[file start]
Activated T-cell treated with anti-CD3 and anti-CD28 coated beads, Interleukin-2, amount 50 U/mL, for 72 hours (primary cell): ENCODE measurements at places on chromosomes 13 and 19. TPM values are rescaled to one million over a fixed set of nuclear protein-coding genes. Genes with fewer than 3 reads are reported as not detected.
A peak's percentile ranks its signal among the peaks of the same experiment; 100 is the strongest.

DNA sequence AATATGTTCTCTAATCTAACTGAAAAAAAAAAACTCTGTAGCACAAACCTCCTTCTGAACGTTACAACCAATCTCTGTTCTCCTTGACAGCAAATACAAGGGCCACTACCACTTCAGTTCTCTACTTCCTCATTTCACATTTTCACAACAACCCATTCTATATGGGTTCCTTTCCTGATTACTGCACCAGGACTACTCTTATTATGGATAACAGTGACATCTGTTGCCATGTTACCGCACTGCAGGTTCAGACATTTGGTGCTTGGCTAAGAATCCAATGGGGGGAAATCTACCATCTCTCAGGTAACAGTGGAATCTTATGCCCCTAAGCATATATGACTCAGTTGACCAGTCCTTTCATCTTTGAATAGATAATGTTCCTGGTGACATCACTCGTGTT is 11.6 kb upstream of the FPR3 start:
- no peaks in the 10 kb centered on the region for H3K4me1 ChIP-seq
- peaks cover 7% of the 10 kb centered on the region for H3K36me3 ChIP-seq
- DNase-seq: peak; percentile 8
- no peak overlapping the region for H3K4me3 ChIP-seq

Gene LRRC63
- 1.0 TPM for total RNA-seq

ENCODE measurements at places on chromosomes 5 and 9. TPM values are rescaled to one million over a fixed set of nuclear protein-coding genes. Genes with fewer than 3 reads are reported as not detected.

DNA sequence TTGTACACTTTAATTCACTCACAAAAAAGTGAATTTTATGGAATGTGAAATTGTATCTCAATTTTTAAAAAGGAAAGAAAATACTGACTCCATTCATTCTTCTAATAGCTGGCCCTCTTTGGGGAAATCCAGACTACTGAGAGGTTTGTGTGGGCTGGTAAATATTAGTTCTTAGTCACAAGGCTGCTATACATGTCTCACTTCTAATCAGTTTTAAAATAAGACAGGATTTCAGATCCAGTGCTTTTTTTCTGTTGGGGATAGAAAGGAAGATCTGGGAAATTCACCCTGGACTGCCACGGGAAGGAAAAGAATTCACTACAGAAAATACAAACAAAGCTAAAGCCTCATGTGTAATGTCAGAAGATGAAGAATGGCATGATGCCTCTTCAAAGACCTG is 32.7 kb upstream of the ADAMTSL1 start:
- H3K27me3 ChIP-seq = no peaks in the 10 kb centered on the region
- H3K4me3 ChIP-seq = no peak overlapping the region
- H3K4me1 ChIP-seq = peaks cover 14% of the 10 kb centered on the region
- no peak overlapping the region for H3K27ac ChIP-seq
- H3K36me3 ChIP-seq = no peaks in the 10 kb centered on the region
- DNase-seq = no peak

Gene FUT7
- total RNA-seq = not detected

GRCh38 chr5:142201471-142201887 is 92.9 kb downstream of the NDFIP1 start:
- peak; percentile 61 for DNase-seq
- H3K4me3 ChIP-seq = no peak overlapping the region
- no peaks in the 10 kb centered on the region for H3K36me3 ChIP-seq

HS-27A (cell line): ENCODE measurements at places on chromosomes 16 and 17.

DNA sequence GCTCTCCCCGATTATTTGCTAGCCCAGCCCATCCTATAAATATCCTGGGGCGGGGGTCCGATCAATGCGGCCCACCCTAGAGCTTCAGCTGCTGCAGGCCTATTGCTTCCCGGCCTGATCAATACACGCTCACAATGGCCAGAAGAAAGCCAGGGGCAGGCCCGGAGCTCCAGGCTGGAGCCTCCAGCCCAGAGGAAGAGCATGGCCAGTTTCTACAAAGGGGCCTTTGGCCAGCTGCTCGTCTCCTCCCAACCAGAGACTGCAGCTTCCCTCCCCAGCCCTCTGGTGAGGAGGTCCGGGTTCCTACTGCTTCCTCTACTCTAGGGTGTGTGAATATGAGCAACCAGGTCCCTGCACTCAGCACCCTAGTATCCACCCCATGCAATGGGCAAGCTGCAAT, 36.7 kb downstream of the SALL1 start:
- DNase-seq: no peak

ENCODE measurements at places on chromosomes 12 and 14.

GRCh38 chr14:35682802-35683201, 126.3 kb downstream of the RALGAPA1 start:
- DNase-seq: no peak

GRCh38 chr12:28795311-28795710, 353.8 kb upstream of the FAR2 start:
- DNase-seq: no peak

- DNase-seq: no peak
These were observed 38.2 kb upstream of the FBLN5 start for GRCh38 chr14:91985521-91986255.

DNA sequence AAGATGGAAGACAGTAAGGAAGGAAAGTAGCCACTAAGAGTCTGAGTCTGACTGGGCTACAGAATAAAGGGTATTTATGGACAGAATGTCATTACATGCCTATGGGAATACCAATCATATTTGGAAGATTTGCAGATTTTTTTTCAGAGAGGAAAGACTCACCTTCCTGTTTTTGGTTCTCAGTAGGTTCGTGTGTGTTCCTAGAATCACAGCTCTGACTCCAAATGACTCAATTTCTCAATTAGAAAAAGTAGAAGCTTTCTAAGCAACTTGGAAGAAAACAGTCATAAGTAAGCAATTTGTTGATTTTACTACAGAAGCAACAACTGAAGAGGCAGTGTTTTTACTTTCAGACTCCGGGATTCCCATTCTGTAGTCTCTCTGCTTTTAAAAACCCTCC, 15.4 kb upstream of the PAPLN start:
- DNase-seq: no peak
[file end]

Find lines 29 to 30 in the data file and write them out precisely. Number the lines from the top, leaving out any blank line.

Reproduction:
- DNase-seq: no peak

GRCh38 chr12:28795311-28795710, 353.8 kb upstream of the FAR2 start: